240 pp., 6.125 x 9.25, 24 halftones, notes, bibl., index
Paperback ISBN: 978-1-4696-6063-9
Published: October 2020
Hardcover ISBN: 978-1-4696-6062-2
Published: October 2020
eBook ISBN: 978-1-4696-6064-6
Published: September 2020
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The work of these crafters embodies a vital Judaism that may lie outside traditional notions of Jewishness, but, Eichler-Levine argues, these crafters are as much engaged as any Jews in honoring and nurturing the fortitude, memory, and community of the Jewish people. Craftmaking is nothing less than an act of generative resilience that fosters survival. Whether taking place in such groups as the Pomegranate Guild of Judaic Needlework or the Jewish Hearts for Pittsburgh, or in a home studio, these everyday acts of creativity—yielding a needlepoint rabbi, say, or a handkerchief embroidered with the Hebrew words tikkun olam—are a crucial part what makes a religious life.
About the Author
Jodi Eichler-Levine, Berman Professor of Jewish Civilization at Lehigh University, is author of Suffer the Little Children: Uses of the Past in Jewish and African American Children's Literature.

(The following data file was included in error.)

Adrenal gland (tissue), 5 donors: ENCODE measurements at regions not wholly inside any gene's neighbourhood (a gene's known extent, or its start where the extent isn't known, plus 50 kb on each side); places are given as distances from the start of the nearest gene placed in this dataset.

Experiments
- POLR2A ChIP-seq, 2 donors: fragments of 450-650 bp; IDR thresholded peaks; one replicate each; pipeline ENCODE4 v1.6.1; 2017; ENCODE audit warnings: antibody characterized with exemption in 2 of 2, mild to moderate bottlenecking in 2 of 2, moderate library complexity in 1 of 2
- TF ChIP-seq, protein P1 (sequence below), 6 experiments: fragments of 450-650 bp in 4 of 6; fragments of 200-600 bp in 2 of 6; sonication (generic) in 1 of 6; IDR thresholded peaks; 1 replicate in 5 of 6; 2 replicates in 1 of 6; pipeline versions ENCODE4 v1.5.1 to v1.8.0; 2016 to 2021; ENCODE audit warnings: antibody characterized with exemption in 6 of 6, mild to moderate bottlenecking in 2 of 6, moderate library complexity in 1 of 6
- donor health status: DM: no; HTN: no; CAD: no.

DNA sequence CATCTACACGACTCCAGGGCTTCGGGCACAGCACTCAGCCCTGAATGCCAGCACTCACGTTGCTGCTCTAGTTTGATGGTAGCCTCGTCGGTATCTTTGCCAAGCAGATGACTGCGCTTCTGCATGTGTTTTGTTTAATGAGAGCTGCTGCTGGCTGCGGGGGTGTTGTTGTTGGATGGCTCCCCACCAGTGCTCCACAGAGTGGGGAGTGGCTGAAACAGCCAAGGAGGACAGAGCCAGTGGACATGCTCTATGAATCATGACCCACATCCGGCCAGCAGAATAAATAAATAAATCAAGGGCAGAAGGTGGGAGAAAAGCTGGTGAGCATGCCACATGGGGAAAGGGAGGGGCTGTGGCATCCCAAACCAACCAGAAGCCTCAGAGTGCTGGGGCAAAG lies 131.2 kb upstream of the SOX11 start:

For more information about Jodi Eichler-Levine, visit the Author Page.
"A tactile engagement with religion and crafting, in which handmade objects convey ancestral relationships across the generations. . . . A fascinating argument for crafts as a conduit to memory and as an aide to healing."--Library Journal
“Eichler-Levine’s compelling account of how to experience religion outside the traditional spaces of focus illuminates how American Jews create and craft a Judaism as a form of resilience, a material encounter with memory, and a physical desire for continuity. This book is testimony and witness to these lives and to these practices.”—Ken Koltun-Fromm, author of Imagining the Jewish God
“Taking a diligent yet delightful approach, and keeping in view her personal imbrication in her own family’s ways, Jodi Eichler-Levine advances a remarkably comprehensive view of Jewish identities in the United States today. Analyzing the various ways Judaism and Jewishness can be understood in cultural, social, political, and religious contexts, she opens up new directions and reveals overlooked spaces, from the personal to the social and back.”—S. Brent Rodríguez-Plate, author of A History of Religion in 5½ Objects